Central banks are likely to embark on a further significant easing of the global monetary policy stance this year. We believe that governments will require and receive help as they continue to struggle to contain public debts and deficits. The global economy will likely require and receive help as it is teetering on the brink of another recession. And with headline inflation very likely to decelerate almost everywhere during the first half of 2012, central banks should be able to argue that a rising risk of unwelcome disinflation or even deflation justifies additional conventional (where still possible) and unconventional stimulus. So, while there are ample reasons to worry about recession risks, financial fragility and fiscal policy blunders, at least central banks are likely to provide a monetary backstop but even then we believe we are much closer to crumbling of the entire global economy than we were any time in our memory.

2012: Europe worst year?

The announcement that the Spanish public deficit for 2011 would be close to 8.0% of GDP, significantly above the official target of 6.0%, is a blow to the Spanish sovereign. Officially, the government wants to stick to the 4.4% of GDP 2012 target. In our view, the cost to the economy could be staggering. We believe a relaxation of the deficit targets for 2012 would be acceptable if effective ex-ante control over regional spending is put in place, if swift progress is made on structural reforms and bank capital.

But worryingly crisis has moved outside the euro area. Ongoing uncertainty over Hungary’s ability to secure an IMF/EU package has put local assets under considerable pressure and all three rating agencies have cut Hungary to sub-investment grade. Hungary has enough liquidity to meet its financing needs through end April even in a worst-case scenario but we do not think that walking away from an IMF/EU deal is an option anymore. Concrete action will be needed.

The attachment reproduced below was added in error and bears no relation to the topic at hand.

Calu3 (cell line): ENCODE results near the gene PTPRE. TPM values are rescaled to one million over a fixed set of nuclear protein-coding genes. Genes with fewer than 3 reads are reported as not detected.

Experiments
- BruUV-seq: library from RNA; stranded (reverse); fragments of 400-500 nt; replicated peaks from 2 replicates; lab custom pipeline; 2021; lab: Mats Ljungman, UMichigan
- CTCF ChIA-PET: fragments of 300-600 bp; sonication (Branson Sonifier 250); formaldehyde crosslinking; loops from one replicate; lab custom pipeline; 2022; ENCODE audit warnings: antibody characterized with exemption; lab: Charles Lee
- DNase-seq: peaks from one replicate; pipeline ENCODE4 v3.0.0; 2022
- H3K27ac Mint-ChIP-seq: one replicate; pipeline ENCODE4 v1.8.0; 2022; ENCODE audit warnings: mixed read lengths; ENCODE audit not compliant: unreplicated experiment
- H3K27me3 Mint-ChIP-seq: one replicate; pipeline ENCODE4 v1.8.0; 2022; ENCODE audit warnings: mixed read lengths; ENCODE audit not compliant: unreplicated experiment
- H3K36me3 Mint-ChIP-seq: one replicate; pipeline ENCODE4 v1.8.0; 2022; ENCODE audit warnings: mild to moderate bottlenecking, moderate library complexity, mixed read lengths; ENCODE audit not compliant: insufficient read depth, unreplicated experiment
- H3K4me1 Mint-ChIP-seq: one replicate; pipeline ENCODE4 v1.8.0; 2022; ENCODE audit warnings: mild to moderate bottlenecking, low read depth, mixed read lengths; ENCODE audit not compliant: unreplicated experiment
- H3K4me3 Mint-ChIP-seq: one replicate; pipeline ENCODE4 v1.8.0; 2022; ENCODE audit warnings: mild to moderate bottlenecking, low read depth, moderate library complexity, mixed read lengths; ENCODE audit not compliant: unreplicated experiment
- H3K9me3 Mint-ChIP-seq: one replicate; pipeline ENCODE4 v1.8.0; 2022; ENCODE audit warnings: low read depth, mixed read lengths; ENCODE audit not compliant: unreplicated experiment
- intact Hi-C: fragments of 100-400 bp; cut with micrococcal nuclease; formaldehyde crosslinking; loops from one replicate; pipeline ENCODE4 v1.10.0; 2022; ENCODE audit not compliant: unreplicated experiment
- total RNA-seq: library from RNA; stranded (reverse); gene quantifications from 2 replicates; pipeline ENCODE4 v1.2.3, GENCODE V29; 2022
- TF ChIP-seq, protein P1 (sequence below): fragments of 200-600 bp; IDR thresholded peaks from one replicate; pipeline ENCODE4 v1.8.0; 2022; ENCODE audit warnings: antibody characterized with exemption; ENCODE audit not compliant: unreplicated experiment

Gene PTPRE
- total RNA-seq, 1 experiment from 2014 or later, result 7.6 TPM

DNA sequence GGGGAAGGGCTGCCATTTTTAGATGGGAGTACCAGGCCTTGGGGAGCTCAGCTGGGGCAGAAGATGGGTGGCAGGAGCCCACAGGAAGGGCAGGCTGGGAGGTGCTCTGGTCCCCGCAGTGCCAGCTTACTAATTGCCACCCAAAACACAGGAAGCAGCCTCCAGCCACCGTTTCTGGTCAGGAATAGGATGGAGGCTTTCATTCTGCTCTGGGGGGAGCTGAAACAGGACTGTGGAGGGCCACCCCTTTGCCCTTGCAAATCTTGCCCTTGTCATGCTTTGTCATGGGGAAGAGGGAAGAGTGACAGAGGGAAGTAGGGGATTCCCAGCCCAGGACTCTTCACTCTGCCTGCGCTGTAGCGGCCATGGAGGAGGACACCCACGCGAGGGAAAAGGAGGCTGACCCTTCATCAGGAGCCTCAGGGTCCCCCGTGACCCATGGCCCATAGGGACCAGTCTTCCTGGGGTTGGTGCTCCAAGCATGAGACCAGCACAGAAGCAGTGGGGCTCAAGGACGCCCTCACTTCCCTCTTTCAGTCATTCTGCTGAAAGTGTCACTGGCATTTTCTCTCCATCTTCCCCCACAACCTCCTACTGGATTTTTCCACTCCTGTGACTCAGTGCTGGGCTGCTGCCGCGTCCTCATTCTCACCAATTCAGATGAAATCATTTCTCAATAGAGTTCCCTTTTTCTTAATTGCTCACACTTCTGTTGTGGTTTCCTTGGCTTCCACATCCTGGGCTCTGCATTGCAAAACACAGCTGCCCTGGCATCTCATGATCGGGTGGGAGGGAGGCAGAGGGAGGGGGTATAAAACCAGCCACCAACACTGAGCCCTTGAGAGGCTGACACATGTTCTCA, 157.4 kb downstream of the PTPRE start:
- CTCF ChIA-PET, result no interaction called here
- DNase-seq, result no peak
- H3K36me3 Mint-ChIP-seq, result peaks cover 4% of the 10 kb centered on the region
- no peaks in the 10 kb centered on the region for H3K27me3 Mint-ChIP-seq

While Hungary struggles with debt rollovers, the situation in Greece is tense where the PSI and new loan programme negotiations mean high-risk over Q1. In Ireland, the nascent success story has new challenges as loan growth and economic activity is slowing down dramatically.

In Italy, things were stable but no improvements to write home about since we reviewed the situation in November. Compared to those in November, the last two auctions of 2011 saw a significant improvement in short-end yields and a minor improvement at the long end. But yields along the curve remained well above that at the beginning of 2011.

At the auctions’ yields, Italy could manage to slowly decrease the debt/GDP ratio to around 110% assuming average real GDP growth of 0.6% post-2013. However, the country will likely remain in a vulnerable position even in the medium term. For that reason structural reforms are essential to strengthen the sustainability of the debt. The PM said that concrete steps will be taken by the end of January (e.g. liberalisation, labour market reform, boosting R&D and human capital investment). There is, however, a substantial risk that only modest reforms will be implemented given the resistance of the parties in the parliament and of social partners. Hence, January will be a critical month in terms of understanding the government’s determination to address the causes at the core of the current confidence and liquidity crisis.

UK data: Case for cautious optimism? Not yet!

In the UK, housing market data published since Christmas has generally been a little weaker – particularly house prices, which have fallen further in December (even seasonally adjusted). We suspect that the adjustment in real prices is not yet complete, though how much of that occurs through falling nominal prices remains to be seen.

Our preference is to focus on the Nationwide and Halifax surveys, both of which have been published over the past week – the former showing a fall of 0.2% and the latter a drop of 0.9%. This is the second consecutive month that the average of the two surveys has fallen – by 0.5% in December following a 0.2% fall in November. This average index shows a fall of 0.4% during the course of 2011 (i.e. between December 2010 and December 2011).

On the manufacturing side, UK PMI business surveys, all three of which have risen and been stronger than expected in December.